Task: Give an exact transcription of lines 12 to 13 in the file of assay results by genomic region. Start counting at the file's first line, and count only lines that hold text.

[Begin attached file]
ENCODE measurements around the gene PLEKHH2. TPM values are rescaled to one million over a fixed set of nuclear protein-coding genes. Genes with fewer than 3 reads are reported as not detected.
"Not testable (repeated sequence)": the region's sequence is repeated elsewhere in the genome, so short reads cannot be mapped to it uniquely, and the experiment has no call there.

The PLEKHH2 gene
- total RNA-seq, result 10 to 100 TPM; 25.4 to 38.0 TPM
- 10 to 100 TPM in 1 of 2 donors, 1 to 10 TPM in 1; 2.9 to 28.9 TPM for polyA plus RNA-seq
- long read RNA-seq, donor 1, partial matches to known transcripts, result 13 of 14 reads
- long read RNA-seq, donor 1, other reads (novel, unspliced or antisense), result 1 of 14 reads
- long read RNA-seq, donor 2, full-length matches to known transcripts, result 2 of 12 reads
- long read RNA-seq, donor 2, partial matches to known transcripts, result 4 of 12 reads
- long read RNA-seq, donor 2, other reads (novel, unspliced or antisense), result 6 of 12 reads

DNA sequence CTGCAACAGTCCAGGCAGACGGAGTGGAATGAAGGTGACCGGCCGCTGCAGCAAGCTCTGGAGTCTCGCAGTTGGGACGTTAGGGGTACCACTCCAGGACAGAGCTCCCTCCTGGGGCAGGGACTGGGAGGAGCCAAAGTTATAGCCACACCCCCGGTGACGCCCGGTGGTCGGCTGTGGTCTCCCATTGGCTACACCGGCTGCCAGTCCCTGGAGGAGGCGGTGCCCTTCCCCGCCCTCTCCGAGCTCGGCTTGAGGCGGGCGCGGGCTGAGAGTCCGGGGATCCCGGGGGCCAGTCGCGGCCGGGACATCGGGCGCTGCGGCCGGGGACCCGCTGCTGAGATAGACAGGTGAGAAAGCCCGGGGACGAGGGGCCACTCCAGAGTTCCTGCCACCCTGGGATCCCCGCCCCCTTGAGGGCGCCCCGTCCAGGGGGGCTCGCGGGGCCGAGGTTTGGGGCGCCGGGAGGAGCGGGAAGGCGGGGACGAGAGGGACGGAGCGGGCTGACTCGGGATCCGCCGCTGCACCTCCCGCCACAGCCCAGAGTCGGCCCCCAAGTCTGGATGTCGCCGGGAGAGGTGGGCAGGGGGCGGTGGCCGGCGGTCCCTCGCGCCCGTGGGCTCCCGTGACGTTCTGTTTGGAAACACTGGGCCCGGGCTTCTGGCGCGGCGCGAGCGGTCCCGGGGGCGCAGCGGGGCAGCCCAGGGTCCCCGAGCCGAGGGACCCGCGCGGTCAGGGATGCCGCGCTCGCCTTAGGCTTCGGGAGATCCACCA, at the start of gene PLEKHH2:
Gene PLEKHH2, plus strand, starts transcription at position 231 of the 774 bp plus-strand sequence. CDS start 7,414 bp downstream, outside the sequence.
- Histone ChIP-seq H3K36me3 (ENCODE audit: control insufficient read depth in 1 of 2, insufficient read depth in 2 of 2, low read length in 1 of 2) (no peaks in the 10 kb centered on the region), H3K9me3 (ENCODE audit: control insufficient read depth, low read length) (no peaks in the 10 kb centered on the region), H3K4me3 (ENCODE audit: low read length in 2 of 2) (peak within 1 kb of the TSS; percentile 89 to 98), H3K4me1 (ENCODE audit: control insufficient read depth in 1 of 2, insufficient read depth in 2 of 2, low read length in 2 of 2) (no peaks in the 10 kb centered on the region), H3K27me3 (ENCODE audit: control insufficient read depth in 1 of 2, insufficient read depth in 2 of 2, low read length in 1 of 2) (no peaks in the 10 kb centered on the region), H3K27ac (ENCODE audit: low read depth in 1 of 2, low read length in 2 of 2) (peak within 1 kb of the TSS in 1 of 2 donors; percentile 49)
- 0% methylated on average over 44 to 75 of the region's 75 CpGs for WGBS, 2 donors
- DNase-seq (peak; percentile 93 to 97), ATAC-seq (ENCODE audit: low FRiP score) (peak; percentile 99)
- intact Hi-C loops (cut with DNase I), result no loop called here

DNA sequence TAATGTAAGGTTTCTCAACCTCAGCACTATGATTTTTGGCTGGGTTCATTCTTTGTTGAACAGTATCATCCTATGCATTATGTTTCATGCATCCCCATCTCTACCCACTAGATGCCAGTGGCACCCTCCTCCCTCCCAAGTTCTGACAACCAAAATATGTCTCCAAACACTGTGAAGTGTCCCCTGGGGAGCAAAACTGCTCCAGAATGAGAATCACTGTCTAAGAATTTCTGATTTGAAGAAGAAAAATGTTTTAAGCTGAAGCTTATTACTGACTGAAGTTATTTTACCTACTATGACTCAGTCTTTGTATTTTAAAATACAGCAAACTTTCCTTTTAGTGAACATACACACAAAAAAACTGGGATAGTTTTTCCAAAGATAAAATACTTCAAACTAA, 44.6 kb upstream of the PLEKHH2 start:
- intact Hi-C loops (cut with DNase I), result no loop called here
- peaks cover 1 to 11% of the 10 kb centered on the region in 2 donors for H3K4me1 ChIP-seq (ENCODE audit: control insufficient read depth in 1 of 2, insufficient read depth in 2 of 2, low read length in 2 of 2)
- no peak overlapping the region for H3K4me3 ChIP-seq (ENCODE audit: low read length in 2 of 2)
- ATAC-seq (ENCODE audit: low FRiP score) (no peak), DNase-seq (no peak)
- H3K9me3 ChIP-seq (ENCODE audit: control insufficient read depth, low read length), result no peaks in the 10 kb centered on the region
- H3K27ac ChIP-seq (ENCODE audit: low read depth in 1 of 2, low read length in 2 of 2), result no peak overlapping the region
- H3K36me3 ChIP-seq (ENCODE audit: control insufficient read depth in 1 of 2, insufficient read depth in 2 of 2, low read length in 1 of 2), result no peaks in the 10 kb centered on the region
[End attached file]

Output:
Gene PLEKHH2, plus strand, starts transcription at position 231 of the 774 bp plus-strand sequence. CDS start 7,414 bp downstream, outside the sequence.
- Histone ChIP-seq H3K36me3 (ENCODE audit: control insufficient read depth in 1 of 2, insufficient read depth in 2 of 2, low read length in 1 of 2) (no peaks in the 10 kb centered on the region), H3K9me3 (ENCODE audit: control insufficient read depth, low read length) (no peaks in the 10 kb centered on the region), H3K4me3 (ENCODE audit: low read length in 2 of 2) (peak within 1 kb of the TSS; percentile 89 to 98), H3K4me1 (ENCODE audit: control insufficient read depth in 1 of 2, insufficient read depth in 2 of 2, low read length in 2 of 2) (no peaks in the 10 kb centered on the region), H3K27me3 (ENCODE audit: control insufficient read depth in 1 of 2, insufficient read depth in 2 of 2, low read length in 1 of 2) (no peaks in the 10 kb centered on the region), H3K27ac (ENCODE audit: low read depth in 1 of 2, low read length in 2 of 2) (peak within 1 kb of the TSS in 1 of 2 donors; percentile 49)